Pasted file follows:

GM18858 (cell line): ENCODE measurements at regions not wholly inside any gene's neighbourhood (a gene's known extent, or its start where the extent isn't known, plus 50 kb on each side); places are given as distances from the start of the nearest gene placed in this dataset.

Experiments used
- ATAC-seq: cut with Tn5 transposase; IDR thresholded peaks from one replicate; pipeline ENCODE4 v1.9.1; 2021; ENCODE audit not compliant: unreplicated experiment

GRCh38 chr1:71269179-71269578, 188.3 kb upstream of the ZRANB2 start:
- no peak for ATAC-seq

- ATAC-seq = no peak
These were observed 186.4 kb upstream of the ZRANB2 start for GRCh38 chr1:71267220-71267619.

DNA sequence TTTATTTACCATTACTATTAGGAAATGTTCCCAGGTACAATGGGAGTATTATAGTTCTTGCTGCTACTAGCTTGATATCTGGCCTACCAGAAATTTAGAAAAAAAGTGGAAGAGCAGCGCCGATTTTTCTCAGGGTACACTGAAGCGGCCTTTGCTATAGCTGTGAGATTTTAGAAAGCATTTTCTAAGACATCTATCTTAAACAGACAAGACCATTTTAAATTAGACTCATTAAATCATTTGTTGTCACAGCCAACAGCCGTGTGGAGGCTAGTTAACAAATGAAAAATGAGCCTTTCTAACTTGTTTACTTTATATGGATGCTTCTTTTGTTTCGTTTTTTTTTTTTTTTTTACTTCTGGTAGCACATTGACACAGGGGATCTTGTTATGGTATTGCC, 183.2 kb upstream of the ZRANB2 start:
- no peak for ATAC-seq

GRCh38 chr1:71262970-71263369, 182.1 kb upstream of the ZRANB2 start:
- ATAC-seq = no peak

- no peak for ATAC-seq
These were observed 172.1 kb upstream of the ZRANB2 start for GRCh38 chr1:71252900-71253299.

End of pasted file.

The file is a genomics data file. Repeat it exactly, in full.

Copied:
GM18858 (cell line): ENCODE measurements at regions not wholly inside any gene's neighbourhood (a gene's known extent, or its start where the extent isn't known, plus 50 kb on each side); places are given as distances from the start of the nearest gene placed in this dataset.

Experiments used
- ATAC-seq: cut with Tn5 transposase; IDR thresholded peaks from one replicate; pipeline ENCODE4 v1.9.1; 2021; ENCODE audit not compliant: unreplicated experiment

GRCh38 chr1:71269179-71269578, 188.3 kb upstream of the ZRANB2 start:
- no peak for ATAC-seq

- ATAC-seq = no peak
These were observed 186.4 kb upstream of the ZRANB2 start for GRCh38 chr1:71267220-71267619.

DNA sequence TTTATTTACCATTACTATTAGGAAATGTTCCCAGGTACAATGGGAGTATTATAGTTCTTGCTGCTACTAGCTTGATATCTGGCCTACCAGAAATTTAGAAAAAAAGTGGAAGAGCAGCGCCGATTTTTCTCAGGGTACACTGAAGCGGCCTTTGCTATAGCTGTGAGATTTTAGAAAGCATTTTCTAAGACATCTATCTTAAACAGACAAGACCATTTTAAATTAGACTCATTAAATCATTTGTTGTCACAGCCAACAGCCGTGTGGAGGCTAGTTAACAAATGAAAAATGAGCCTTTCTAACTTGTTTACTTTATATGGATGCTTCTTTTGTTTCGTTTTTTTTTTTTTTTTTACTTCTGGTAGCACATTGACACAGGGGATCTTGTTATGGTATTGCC, 183.2 kb upstream of the ZRANB2 start:
- no peak for ATAC-seq

GRCh38 chr1:71262970-71263369, 182.1 kb upstream of the ZRANB2 start:
- ATAC-seq = no peak

- no peak for ATAC-seq
These were observed 172.1 kb upstream of the ZRANB2 start for GRCh38 chr1:71252900-71253299.